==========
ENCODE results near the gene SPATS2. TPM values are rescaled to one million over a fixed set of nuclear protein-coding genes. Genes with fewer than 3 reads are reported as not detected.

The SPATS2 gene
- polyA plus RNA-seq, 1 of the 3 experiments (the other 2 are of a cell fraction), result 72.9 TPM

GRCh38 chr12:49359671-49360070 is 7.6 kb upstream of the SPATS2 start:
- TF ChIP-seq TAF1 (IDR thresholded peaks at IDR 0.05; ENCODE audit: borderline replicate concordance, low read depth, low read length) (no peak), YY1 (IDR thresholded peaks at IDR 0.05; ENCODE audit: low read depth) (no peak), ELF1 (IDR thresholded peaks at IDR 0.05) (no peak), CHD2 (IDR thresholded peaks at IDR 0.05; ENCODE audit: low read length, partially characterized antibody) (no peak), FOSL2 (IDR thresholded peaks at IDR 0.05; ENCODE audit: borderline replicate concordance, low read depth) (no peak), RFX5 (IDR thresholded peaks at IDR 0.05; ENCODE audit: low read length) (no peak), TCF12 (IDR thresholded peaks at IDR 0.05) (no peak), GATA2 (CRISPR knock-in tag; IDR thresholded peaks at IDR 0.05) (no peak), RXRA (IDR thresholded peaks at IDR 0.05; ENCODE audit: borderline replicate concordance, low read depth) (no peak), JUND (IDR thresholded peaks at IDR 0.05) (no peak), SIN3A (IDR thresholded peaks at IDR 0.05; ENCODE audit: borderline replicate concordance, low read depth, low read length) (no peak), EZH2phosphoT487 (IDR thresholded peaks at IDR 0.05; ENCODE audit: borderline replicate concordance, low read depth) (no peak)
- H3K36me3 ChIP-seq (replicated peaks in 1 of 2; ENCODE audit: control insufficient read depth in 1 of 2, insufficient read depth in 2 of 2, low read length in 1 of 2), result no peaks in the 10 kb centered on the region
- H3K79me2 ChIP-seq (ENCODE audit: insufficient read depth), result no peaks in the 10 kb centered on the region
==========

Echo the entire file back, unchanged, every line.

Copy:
ENCODE results near the gene SPATS2. TPM values are rescaled to one million over a fixed set of nuclear protein-coding genes. Genes with fewer than 3 reads are reported as not detected.

The SPATS2 gene
- polyA plus RNA-seq, 1 of the 3 experiments (the other 2 are of a cell fraction), result 72.9 TPM

GRCh38 chr12:49359671-49360070 is 7.6 kb upstream of the SPATS2 start:
- TF ChIP-seq TAF1 (IDR thresholded peaks at IDR 0.05; ENCODE audit: borderline replicate concordance, low read depth, low read length) (no peak), YY1 (IDR thresholded peaks at IDR 0.05; ENCODE audit: low read depth) (no peak), ELF1 (IDR thresholded peaks at IDR 0.05) (no peak), CHD2 (IDR thresholded peaks at IDR 0.05; ENCODE audit: low read length, partially characterized antibody) (no peak), FOSL2 (IDR thresholded peaks at IDR 0.05; ENCODE audit: borderline replicate concordance, low read depth) (no peak), RFX5 (IDR thresholded peaks at IDR 0.05; ENCODE audit: low read length) (no peak), TCF12 (IDR thresholded peaks at IDR 0.05) (no peak), GATA2 (CRISPR knock-in tag; IDR thresholded peaks at IDR 0.05) (no peak), RXRA (IDR thresholded peaks at IDR 0.05; ENCODE audit: borderline replicate concordance, low read depth) (no peak), JUND (IDR thresholded peaks at IDR 0.05) (no peak), SIN3A (IDR thresholded peaks at IDR 0.05; ENCODE audit: borderline replicate concordance, low read depth, low read length) (no peak), EZH2phosphoT487 (IDR thresholded peaks at IDR 0.05; ENCODE audit: borderline replicate concordance, low read depth) (no peak)
- H3K36me3 ChIP-seq (replicated peaks in 1 of 2; ENCODE audit: control insufficient read depth in 1 of 2, insufficient read depth in 2 of 2, low read length in 1 of 2), result no peaks in the 10 kb centered on the region
- H3K79me2 ChIP-seq (ENCODE audit: insufficient read depth), result no peaks in the 10 kb centered on the region